How to Fix Tennis Elbow (PERMANENTLY!)

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If you have tennis elbow, or lateral epicondylitis as it is officially known, you know one thing – it hurts and you’d likely do anything you could to stop if. In this video, I’m going to show you the best way to fix tennis elbow pain once and for all by actually continuing to workout rather than stopping all together, which is never really the optimal solution to any orthopedic inflammatory issue.

When we talk about tennis elbow, we are talking about the pain that radiates from a specific spot on the top side or outside of the elbow whenever we reach to pick something up or hold something with a palms down grip. This spot is where many of the extensor tendons of the wrist converge and attach. The issue with this group of muscles is that they are very weak and unable to handle a significant load on their own, when unsupported by the muscles that are supposed to contribute to making their job in function easier.

The irony is that many of the tennis elbow injuries don’t come from playing tennis. The backhand stroke in tennis is the one that requires a forceful extension of the wrist at the moment of striking the ball that powerfully drives it towards your opponent. That said, this is not ever going to be as strong as it could be if you are leaving these weaker muscles on their own to produce maximal force.

Well, as is almost always the case, the mechanics that are out of whack when the tennis stroke goes awry carry over to the gym as well. The same things that are lacking on the court can play out in the weight room that lead to almost immediate aggravation of these tendons in weightlifters. Keep in mind, while this is known as an overuse injury it should probably be more properly termed an overtaxing issue.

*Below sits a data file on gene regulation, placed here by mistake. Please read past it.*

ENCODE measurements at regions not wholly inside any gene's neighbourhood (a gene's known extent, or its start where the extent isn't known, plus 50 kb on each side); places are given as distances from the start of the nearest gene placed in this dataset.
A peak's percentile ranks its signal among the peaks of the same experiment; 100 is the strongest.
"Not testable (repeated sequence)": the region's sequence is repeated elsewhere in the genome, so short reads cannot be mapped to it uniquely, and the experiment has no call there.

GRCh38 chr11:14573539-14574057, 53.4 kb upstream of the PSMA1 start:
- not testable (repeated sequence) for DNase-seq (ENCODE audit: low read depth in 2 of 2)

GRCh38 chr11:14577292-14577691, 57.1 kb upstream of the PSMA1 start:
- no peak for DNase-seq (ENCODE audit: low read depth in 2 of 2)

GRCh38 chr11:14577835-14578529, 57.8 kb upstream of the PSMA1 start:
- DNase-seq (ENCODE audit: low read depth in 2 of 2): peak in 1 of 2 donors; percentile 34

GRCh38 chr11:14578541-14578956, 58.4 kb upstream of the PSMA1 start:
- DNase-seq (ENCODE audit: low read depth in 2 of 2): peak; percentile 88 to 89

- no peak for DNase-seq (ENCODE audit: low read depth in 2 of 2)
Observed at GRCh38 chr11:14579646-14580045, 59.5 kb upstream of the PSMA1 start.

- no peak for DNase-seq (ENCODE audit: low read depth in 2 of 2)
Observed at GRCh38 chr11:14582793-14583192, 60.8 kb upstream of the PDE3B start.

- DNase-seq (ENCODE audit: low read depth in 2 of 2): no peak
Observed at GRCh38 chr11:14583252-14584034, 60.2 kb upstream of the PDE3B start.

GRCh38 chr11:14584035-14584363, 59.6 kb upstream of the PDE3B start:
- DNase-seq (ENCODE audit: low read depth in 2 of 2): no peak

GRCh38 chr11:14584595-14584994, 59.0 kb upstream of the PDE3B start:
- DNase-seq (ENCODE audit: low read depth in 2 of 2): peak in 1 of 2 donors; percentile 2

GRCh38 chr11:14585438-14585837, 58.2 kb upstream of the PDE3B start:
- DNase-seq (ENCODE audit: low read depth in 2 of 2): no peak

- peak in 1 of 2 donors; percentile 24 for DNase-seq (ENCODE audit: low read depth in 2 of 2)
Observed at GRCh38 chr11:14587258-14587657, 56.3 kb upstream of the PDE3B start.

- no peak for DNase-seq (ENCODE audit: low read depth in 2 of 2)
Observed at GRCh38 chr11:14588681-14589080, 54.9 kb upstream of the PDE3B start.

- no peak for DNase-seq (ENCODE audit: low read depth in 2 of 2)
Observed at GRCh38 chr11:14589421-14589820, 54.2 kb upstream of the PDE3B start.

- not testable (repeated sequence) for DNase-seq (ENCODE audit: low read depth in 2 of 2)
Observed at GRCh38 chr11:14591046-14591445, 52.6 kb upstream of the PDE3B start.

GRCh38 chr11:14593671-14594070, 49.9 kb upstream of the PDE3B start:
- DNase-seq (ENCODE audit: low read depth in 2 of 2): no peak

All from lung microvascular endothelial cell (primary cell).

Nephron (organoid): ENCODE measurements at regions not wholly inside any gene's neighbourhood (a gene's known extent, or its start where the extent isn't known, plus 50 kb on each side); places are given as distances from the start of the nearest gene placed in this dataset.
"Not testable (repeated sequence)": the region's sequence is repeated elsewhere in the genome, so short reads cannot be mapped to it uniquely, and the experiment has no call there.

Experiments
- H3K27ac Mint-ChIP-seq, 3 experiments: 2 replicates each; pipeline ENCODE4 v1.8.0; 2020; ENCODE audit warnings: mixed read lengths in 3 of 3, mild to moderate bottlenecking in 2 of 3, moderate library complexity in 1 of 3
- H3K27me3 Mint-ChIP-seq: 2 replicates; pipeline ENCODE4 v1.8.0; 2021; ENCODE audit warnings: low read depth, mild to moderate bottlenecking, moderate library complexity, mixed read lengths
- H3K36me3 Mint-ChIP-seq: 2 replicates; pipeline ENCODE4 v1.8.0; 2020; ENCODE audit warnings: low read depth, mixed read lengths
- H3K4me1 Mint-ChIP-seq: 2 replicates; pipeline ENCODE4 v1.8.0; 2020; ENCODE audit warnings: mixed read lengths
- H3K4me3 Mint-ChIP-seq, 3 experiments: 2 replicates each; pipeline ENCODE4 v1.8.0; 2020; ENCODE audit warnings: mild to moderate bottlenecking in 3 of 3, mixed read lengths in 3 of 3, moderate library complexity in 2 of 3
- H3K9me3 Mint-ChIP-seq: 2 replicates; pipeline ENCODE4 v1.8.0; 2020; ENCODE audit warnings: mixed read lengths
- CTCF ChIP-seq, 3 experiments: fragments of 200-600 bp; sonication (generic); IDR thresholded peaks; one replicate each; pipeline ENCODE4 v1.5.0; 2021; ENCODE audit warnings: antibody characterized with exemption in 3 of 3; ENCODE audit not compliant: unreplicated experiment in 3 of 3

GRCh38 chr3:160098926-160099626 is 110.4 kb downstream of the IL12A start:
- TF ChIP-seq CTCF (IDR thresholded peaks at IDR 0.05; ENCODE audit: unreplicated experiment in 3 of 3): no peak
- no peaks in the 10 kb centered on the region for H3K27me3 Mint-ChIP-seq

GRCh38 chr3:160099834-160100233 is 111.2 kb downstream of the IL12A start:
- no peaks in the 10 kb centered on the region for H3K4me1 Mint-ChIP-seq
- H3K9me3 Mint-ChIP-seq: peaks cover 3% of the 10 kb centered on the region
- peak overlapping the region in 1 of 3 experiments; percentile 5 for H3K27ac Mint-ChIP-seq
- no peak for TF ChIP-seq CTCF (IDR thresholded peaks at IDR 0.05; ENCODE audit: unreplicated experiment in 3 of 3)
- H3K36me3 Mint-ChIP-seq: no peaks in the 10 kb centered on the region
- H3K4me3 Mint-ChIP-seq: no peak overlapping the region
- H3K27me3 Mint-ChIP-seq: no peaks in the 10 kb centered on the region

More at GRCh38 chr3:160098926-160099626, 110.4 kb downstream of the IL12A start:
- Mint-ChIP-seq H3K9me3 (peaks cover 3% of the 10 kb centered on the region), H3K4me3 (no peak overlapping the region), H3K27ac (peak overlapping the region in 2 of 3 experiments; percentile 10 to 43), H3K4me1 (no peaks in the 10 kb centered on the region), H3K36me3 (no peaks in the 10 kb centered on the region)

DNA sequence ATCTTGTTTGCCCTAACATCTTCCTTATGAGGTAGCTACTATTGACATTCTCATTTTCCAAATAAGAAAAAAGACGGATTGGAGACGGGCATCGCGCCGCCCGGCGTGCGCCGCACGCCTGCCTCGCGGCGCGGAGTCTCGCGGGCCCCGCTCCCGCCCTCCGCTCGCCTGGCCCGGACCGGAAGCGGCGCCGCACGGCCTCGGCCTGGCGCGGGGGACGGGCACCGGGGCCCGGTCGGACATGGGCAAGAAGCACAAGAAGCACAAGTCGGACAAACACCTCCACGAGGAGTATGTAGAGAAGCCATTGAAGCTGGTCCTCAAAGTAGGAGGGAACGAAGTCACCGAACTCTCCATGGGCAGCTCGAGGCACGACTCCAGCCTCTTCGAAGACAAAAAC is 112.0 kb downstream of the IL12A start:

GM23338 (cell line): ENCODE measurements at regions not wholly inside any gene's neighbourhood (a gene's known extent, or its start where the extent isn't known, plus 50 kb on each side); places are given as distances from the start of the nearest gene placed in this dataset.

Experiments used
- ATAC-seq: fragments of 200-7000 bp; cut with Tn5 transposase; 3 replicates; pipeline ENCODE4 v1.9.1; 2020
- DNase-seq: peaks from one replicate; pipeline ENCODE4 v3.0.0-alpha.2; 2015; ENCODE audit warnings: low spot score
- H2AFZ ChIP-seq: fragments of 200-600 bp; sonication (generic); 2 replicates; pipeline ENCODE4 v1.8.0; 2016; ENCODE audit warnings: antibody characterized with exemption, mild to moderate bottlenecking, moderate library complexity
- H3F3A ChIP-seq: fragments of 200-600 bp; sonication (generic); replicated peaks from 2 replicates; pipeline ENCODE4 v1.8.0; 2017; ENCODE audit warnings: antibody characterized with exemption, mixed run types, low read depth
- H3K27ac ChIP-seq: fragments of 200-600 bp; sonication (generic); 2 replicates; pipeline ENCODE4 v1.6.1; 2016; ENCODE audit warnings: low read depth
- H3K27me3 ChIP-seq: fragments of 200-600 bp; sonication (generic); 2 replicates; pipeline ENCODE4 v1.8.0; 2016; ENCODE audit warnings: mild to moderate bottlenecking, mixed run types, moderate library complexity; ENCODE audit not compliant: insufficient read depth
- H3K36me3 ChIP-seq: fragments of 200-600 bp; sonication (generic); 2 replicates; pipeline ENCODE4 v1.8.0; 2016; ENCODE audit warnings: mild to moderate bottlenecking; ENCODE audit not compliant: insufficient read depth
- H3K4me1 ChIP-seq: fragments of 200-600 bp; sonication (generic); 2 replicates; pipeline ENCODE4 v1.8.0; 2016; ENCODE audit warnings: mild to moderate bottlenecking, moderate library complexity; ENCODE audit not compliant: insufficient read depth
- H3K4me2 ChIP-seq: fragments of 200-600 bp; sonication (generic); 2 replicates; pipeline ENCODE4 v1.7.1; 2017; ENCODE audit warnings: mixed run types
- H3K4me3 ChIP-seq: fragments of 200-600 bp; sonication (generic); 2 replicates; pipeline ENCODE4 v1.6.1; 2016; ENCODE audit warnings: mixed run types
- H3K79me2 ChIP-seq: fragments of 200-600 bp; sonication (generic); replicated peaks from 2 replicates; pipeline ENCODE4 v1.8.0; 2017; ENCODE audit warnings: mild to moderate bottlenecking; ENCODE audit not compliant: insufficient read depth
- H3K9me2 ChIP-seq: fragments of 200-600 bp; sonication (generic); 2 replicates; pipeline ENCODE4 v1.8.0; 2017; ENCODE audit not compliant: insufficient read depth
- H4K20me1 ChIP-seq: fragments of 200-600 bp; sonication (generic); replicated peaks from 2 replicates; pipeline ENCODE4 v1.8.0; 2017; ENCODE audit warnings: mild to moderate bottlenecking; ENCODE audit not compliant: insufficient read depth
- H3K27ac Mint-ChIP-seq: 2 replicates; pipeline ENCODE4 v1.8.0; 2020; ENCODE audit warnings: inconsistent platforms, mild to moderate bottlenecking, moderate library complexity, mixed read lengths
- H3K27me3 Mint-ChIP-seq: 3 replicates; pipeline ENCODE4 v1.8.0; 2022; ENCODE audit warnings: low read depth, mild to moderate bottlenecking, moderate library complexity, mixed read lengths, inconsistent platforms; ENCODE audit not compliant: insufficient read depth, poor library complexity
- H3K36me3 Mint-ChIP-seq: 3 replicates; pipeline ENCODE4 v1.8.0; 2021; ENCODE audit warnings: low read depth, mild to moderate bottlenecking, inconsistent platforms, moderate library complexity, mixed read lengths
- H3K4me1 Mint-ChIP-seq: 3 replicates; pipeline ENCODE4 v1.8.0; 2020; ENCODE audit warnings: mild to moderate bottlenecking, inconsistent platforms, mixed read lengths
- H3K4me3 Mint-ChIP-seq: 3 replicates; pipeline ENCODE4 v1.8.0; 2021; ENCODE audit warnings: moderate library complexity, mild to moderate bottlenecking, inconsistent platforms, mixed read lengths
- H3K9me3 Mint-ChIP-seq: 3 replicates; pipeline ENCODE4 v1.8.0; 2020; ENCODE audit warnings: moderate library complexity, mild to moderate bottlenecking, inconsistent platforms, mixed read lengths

This exercise is almost always the side lateral or front dumbbell raise for shoulders. It pains me to say it because this is one of my all time favorite exercises for building up bigger middle delts and shoulders in general.

When performing a side lateral raise you can either use a weight that is challenging but attainable to complete 10-12 repetitions, one that is lighter than what would normally be used here or one that is even heavier than usual but relies on body swing and momentum to get the weight up. I’d argue that the worst weight to use here is the one in the middle. This is because it often times exceeds the isometric strength capacity of the wrist extensors.

Instead, as I’ve advised countless times on this channel, choosing the light dumbbells for strict form side lateral raises is the only way to go. Incorporating additional intensity techniques like slow motion reps and one and a half reps is going to help equalize the load and take a weight that may be too light and create an overload that is appropriate for causing muscle growth.

The exercise that does this better than any other? The kettlebell swing.

That’s right. The swing allows you to progressively and gradually load the muscles that are being subjected to too much isolated load right now and incorporate the muscles that are supposed to be assisting in the first place.

Start with a two arm swing (one being the injured arm and the other being the healthy one that can serve to spot the other through the initial recovery). Perform sets of 30-50 swings at a time with a light to moderate weight. This should be performed as 2-3 sets two to three times per week. As you are able to handle more, you can either increase the weight of the kettlebell or shift to a slightly lighter kettlebell but hold it with just one hand rather than two and perform the same movement.